"Just left the Administration briefing on Coronavirus," Murphy tweets. "Bottom line: they aren't taking this seriously enough. Notably, no request for ANY emergency funding, which is a big mistake. Local health systems need supplies, training, screening staff etc. And they need it now."

Later that day, Senate Republicans acquit Trump of both impeachment counts.

Feb. 10, 2020

Trump continues to downplay the severity of the coronavirus outbreak, saying, "We're in great shape though. We have 12 cases, 11 cases, and many of them are in good shape."

Feb. 26, 2020

Trump predicts that the outbreak will be over within days.

"When you have 15 people, and the 15 within a couple of days is going to be down to close to zero," Trump says. "That's a pretty good job we've done."

Feb. 29, 2020

The first confirmed death from the coronavirus is reported in the United States.

March 29, 2020

Trump redefines what a "good job" by his administration in handling the coronavirus outbreak would look like, hoping that fewer than 200,000 people in the U.S. will die.

"And so, if we can hold that down, as we're saying, to 100,000 — that's a horrible number — maybe even less, but to 100,000, so we have between 100 and 200,000 [deaths from coronavirus], we all together have done a very good job," Trump says during a Rose Garden press conference.

March 31, 2020

There are at least 173,741 confirmed coronavirus cases in the U.S, according to the New York Times, and at least 3,433 people have died.

Published with permission of The American Independent Foundation.

Former White House Counsel Don McGahn can't be forced to testify by the judicial branch, a D.C. federal appeals court ruled Friday in a split 2-1 decision.

The majority, led by two Republican-appointed judges, sided with President Donald Trump's effort to block McGahn's testimony, subpoenaed by the House of Representatives as part of Democrats' oversight efforts. As a key witness in Special Counsel Robert Mueller's investigation, McGahn could provide illuminating testimony to describe some of the most damning episodes of what could constitute criminal obstruction of justice by the president.

But the administration has sought to block McGahn's testimony, claiming he has "absolute immunity" from testifying. In court, the Justice Department has argued that the judicial branch shouldn't be involved at all in an effort by Congress to compel testimony from an administration official. On Friday, the court agreed.

"The [House Judiciary] Committee's suit asks us to settle a dispute that we have no authority to resolve," the opinion said. "[We] lack authority to resolve disputes between the Legislative and Executive Branches until their actions harm an entity 'beyond the [Federal] Government.' … Without such a harm, any dispute remains an intramural disagreement about the 'operations of government' that we lack power to resolve."

This is a highly dubious position, and many legal experts have argued that it is wrong. The courts should be able to compel executive branch officials to comply with congressional subpoenas unless they have a credible legal argument in their favor. Democrats will likely continue to appeal the case up to the Supreme Court.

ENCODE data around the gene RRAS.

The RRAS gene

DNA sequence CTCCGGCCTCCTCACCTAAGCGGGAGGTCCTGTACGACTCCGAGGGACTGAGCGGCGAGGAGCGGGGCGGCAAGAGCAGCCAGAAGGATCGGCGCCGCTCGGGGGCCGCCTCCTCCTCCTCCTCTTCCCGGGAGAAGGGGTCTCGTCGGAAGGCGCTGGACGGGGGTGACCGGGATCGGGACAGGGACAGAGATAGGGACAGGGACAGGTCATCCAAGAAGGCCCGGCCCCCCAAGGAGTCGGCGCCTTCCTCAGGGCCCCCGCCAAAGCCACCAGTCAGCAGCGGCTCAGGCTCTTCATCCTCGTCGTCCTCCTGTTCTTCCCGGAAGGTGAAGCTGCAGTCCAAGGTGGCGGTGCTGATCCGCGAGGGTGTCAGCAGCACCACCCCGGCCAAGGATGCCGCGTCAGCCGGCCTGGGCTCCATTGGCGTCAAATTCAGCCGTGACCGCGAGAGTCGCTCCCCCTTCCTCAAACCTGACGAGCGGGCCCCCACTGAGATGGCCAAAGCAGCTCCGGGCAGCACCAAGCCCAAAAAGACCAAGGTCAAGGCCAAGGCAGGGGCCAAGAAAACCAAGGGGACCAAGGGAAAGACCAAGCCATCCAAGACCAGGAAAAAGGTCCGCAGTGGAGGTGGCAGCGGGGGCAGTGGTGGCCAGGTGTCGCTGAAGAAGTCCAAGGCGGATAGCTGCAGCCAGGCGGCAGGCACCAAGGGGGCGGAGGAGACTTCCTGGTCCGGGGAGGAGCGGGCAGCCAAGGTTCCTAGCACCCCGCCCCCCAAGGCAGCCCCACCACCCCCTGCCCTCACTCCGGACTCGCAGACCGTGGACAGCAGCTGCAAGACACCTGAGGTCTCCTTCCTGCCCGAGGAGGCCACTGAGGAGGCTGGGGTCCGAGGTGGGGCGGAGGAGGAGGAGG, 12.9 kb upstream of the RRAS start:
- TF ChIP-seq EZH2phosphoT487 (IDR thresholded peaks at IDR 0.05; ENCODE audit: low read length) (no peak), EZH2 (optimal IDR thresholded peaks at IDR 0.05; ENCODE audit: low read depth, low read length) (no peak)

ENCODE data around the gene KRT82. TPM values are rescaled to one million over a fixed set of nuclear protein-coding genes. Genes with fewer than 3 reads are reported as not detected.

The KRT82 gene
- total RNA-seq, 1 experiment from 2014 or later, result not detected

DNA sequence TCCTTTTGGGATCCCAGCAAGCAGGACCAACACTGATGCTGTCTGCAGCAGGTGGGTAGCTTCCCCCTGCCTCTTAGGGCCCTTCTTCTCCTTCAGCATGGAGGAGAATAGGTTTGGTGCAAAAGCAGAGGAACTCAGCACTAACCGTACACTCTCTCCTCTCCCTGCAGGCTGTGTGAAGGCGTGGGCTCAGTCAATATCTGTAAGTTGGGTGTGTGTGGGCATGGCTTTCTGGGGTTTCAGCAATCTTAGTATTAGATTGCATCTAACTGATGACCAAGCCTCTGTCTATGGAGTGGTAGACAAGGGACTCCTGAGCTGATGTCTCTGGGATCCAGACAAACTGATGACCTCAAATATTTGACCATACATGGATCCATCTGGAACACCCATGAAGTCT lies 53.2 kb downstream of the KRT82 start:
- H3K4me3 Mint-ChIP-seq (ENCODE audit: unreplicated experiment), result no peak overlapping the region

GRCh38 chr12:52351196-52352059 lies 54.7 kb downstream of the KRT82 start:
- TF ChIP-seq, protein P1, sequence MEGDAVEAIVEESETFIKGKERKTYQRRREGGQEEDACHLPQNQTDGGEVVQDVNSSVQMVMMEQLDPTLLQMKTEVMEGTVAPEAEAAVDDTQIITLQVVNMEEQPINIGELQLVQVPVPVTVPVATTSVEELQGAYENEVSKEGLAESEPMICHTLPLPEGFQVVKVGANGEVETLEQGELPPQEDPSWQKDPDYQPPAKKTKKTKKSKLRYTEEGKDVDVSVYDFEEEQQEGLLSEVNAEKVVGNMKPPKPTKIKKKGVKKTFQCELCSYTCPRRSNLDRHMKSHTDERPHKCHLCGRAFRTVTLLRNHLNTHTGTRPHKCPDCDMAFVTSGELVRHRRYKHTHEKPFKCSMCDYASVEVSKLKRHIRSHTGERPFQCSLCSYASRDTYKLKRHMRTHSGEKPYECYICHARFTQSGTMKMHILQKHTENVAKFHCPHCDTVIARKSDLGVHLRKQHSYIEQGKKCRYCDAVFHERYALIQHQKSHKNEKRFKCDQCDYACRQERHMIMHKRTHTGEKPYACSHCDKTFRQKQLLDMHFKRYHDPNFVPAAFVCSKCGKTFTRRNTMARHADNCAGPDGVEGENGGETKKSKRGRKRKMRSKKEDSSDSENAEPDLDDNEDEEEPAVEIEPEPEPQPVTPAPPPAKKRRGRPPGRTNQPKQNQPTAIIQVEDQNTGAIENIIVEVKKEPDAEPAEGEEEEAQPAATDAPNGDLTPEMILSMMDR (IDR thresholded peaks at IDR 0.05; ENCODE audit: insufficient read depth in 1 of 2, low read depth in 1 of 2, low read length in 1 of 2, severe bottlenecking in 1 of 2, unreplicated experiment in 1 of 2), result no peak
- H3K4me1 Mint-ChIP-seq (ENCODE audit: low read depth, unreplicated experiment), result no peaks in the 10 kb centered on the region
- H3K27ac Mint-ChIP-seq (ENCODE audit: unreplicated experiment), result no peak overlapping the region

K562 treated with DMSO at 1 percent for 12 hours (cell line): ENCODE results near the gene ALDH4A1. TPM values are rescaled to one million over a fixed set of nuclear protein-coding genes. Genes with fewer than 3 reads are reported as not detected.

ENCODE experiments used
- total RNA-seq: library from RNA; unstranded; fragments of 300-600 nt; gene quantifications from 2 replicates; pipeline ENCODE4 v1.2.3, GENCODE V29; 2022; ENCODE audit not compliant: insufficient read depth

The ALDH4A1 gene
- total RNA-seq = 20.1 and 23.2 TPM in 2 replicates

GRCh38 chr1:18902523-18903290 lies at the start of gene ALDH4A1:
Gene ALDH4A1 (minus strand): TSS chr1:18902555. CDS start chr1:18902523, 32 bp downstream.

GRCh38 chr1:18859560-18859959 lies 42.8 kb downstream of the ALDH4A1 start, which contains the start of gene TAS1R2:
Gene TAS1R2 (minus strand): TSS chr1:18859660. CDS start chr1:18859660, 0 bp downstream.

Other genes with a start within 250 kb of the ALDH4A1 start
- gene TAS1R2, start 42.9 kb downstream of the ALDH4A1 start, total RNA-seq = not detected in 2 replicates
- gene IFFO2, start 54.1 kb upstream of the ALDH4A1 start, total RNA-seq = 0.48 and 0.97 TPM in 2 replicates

But putting aside the merits of the court's view, its argument — which was promoted by Trump's Justice Department — completely undermined one of the key defenses of the president during his impeachment trial.

Trump was charged by the House of Representatives with abusing his power in the Ukraine scandal as the first article of impeachment. But the second article of impeachment charged Trump with obstructing Congress's investigation into the scandal, by blocking witnesses from coming forward and withholding documentary evidence. Many of the president's defenders dismissed the obstruction of Congress charges, saying that the House should have tried harder to obtain witnesses and evidence by going through the courts. Republican Sen. Marco Rubio of Florida even called the article fo impeachment "frivolous."

At the time, though, the House impeachment managers pointed out that even as Trump's lawyers made this argument, Justice Department lawyers were making the opposite argument. The Justice Department said, as D.C. Court of Appeals has now agreed, that the courts were an inappropriate venue for the dispute and that Congress and the executive should work it out between themselves.

Trump's overall position, then, was either a contradiction or an assertion of near-absolute power. He was essentially saying there was no way for the Congress to obtain the evidence it needed to impeach him.

But in the new ruling on Friday, the court explicitly listed impeachment as one of the remedies Congress can turn to in order to resolve the dispute without turning to the judicial branch:

The absence of a judicial remedy doesn't render Congress powerless. Instead, the Constitution gives Congress a series of political tools to bring the Executive Branch to heel. … Congress (or one of its chambers) may hold officers in contempt, withhold appropriations, refuse to confirm the President's nominees, harness public opinion, delay or derail the President's legislative agenda, or impeach recalcitrant officers. … And Congress can wield these political weapons without dragging judges into the fray.

If this is right, then the GOP arguments for acquitting Trump on the obstruction of justice charge were entirely bogus.

This fatal flaw in the impeachment defense was evident at the time, but Republicans simply refused to acknowledge or address it. Now that the impeachment process is over, of course, they'll surely insist the matter is history or just continue to ignore it altogether. But the new ruling highlights the corruption of the GOP, and helps forever stain the impeachment trial of Trump as an outright fraud.